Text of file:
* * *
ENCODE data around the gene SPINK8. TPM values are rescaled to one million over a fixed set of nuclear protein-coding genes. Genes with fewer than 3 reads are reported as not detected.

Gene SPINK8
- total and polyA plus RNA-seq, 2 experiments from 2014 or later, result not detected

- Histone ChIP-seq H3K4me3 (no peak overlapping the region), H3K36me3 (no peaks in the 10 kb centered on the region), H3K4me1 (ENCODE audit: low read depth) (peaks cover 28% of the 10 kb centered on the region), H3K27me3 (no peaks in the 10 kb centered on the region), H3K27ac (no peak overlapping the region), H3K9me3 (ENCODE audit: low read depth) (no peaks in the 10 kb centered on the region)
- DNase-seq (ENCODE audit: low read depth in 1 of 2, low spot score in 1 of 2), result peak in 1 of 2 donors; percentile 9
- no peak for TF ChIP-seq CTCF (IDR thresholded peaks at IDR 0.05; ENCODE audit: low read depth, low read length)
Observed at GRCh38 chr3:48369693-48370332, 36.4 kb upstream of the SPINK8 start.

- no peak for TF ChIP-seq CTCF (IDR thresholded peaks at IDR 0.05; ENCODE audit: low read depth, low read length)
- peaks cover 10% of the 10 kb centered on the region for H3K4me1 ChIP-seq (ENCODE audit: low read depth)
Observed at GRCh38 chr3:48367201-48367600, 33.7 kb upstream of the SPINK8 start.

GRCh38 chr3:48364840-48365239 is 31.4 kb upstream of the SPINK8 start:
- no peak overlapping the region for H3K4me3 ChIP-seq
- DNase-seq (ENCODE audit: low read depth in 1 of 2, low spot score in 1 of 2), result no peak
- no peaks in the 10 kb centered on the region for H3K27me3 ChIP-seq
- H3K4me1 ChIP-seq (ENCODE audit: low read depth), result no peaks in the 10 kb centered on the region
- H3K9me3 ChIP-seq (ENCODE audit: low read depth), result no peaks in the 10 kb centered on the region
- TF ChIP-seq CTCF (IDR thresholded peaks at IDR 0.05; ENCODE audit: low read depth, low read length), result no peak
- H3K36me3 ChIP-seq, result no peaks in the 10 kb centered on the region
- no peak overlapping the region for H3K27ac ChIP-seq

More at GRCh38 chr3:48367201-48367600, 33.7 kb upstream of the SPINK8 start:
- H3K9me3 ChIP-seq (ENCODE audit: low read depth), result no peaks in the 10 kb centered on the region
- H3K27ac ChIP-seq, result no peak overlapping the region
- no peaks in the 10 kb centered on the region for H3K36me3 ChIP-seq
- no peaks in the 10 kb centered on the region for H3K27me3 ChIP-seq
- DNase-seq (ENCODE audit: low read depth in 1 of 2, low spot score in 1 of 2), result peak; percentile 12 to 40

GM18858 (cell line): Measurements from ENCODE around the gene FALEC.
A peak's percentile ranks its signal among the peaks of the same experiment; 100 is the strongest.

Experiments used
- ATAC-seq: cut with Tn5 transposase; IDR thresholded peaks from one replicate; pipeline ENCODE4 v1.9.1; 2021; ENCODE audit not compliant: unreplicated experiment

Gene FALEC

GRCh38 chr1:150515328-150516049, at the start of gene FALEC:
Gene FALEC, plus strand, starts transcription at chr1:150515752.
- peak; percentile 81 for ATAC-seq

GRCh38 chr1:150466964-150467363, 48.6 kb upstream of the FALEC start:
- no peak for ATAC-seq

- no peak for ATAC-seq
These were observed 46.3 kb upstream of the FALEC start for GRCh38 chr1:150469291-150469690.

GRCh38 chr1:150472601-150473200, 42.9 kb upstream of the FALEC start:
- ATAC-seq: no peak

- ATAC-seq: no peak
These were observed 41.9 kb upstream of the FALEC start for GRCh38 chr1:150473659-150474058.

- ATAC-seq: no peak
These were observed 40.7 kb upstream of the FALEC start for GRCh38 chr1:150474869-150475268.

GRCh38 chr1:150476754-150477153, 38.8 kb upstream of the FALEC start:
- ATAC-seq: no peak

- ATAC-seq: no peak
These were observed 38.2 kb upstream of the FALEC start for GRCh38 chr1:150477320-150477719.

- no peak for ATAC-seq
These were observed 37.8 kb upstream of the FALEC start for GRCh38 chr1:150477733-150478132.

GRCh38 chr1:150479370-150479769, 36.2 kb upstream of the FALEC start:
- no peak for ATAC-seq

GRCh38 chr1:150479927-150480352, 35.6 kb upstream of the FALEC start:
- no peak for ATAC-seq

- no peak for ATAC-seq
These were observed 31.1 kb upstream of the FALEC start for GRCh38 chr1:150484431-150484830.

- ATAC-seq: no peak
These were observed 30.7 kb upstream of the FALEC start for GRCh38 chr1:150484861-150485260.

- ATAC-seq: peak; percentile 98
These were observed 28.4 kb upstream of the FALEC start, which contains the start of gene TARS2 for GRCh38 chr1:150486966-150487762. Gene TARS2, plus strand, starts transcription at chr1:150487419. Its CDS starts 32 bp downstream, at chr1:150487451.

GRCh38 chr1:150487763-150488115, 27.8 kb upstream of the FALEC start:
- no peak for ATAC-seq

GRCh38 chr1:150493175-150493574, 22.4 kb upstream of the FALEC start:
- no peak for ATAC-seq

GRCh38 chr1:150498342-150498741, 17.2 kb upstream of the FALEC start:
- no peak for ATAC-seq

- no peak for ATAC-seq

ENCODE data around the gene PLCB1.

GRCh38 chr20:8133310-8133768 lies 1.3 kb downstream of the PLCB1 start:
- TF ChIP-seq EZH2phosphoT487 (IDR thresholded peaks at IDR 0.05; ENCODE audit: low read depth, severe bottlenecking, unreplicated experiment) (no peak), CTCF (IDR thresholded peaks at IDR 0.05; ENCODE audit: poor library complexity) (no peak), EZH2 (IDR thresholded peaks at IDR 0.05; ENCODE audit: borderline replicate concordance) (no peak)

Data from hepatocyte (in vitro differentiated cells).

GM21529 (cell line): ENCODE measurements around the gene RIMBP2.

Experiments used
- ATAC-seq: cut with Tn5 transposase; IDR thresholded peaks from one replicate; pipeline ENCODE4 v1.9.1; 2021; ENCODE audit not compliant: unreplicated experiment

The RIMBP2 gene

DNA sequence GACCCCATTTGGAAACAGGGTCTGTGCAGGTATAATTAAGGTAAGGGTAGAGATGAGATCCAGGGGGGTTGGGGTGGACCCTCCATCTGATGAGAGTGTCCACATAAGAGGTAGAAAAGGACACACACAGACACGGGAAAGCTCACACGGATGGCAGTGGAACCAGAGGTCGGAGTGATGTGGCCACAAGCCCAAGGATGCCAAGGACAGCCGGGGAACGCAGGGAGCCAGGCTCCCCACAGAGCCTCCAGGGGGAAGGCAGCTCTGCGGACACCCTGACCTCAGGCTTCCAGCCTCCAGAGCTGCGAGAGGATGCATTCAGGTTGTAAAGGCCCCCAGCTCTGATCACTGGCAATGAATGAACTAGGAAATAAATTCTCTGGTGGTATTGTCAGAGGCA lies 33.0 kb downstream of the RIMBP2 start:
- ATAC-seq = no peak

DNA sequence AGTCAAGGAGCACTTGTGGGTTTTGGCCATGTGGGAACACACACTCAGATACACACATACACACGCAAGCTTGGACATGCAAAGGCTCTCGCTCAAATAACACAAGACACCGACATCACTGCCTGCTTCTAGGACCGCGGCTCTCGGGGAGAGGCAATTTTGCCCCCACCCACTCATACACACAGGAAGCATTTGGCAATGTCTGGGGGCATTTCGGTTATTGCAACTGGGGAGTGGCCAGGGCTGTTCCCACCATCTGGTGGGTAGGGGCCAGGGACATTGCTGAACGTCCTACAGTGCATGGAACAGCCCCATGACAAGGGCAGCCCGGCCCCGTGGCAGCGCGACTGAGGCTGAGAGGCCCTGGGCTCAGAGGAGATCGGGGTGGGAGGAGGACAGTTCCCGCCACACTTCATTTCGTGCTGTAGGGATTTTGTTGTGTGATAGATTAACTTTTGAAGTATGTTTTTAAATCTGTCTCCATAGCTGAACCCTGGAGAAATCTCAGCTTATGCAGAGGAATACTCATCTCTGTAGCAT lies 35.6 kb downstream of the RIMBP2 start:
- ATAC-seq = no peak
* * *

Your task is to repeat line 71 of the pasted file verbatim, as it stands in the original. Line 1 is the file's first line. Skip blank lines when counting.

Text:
GM21529 (cell line): ENCODE measurements around the gene RIMBP2.